The financial sector has traditionally funded both Democratic and Republican campaigns about evenly. In 2008 the industry helped propel Obama into office. But in 2010 it has substantially shifted its giving to Republicans.
“What happened is when we took power they gave us a lot of money. I made a lot of new friends without getting any nicer,” says Frank. “But they’ve since moved away from us.”
In a widely circulated column headlined “Bankers Get $4 Trillion Gift from Barney Frank,” financial journalist David Reilly sounded the alarm about future bank bailouts.
Although the banks oppose Frank’s bill, “they should cheer for its passage,” Reilly wrote. “It authorizes Federal Reserve banks to provide as much as $4 trillion in emergency funding the next time Wall Street crashes. So much for ‘no-more-bailouts’ talk. That is more than twice what the Fed pumped into markets this time around. The size of the fund makes the bribes in the Senate’s health care bill look minuscule.”
Indeed, $4 trillion is a mind-boggling number.
But “right now, the Fed can spend any amount of money,” says Steve Adamske, the House Financial Services Committee staffer who has worked closely on the bill. “David Reilly made the mistake of calling me the other day, and I told him there’s no more irresponsible way to describe that number.”
It is misleading to call the $4 trillion a “bailout,” since it is actually a cap on the amount of money the Fed could pump into a future economic rescue in the event of another financial crisis, Adamske explains. And furthermore, that money would not go to the banks that made risky investments.
In fact, the purpose of the bill is to end bailouts, say Adamske and Frank.
“The Fed can no longer make loans to individual companies,” Frank says.
The $4 trillion number “probably should not have been in there,” he concedes. “It’s kind of a joke—it was just in there to have a number. But it is a limitation, and it’s not a bailout fund for banks. It has nothing to do with bailing out companies. We take away the authority whereby they can bail out companies.”
In the event that a big bank goes down in the future, “shareholders are wiped out, and unsecure creditors are never paid,” Adamske explains. “But we also have to stop the spread of economic calamity. There will be an orderly unwinding of the institution. If you run into trouble and you’re too big to fail, you are history. We’re going to send you to the funeral home. But we are not going to allow the problem to spread.”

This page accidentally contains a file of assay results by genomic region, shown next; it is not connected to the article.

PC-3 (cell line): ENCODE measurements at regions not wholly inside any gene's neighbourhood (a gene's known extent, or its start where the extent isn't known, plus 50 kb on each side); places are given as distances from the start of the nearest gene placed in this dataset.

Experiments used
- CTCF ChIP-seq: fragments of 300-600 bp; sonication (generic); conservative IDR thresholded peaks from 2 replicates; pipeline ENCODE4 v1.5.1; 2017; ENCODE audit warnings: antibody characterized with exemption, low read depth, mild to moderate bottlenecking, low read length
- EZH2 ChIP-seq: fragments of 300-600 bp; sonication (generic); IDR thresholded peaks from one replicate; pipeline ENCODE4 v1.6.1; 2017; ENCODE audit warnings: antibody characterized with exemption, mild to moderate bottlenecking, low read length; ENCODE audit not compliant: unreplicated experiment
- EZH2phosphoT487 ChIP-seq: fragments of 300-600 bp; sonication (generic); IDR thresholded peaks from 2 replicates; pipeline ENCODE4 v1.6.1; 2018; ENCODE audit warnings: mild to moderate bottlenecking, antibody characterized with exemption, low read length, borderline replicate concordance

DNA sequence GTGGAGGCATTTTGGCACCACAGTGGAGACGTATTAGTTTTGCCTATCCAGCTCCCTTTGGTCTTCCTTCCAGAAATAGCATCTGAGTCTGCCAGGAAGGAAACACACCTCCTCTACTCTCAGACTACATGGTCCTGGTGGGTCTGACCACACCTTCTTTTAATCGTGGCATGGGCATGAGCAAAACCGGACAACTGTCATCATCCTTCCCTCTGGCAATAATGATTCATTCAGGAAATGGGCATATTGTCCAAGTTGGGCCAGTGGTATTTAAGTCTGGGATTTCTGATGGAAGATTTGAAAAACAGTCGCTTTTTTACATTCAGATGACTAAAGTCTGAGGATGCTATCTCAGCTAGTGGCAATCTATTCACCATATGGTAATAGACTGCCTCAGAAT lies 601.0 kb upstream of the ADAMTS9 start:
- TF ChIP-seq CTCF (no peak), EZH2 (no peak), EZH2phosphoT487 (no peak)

That anti-bailout provision of the bill, along with the Consumer Financial Protection Agency, is what consumer advocates like best.
“There are areas we’d like to see strengthened, around regulating derivatives and control of the shadow markets, the casino economy,” says Heather Booth of Americans for Financial Reform. “But Frank fought hard for consumer protection and for the language that says you wind down an institution like AIG. There is no more bailout.”
Still, critics on the left say the Obama Administration and Democrats are not going far enough.
William Black, associate professor of economics and law at the University of Missouri-Kansas City, is an expert on bank deregulation and the savings and loan crisis, former litigation director of the Federal Home Loan Bank, and author of The Best Way to Rob a Bank Is to Own One.
Black has been an outspoken critic of both the Bush and Obama Administrations’ handling of the financial crisis, as well as Wall Street’s influence on Congress.
On the Real News Network, he recently observed that the House Financial Services Committee has grown so large precisely because freshmen members of Congress vie to get on it in order to cash in on the big contributions financial institutions dole out to committee members’ campaigns.
The claim that the bills contain a massive bank bailout is “simply made up,” he says. But there are other problems. “If you do everything they wanted, it still wouldn’t have prevented the last crisis nor will it prevent a future crisis.”
“The fundamental mistake of the Administration is to put so many eggs in the legislative basket. Ninety-five percent of the problem could have been fixed by regulating with no new legislation. Instead they left in place Bush’s wrecking crew—Geithner and Bernanke,” says Black, referring to the Treasury secretary and Fed chairman. “We’re now coming up on one year and a quarter and it’s really astonishingly bad, in the financial field, who has been appointed. We could have fixed this months ago.”
Black is for breaking up what the Administration calls “systemically important” institutions.
“It’s nuts to keep this system going,” he says.
As for the Committee for Truth in Politics: “One has more than a sneaking suspicion that the people behind this are the enemies of effective regulation.”
But if the banks have their way, not only will the system keep going, even modest consumer protections will be thwarted—with the help of voters who are confused about whether their legislators are punishing or coddling the big banks.
Ruth Conniff is the political editor of The Progressive magazine.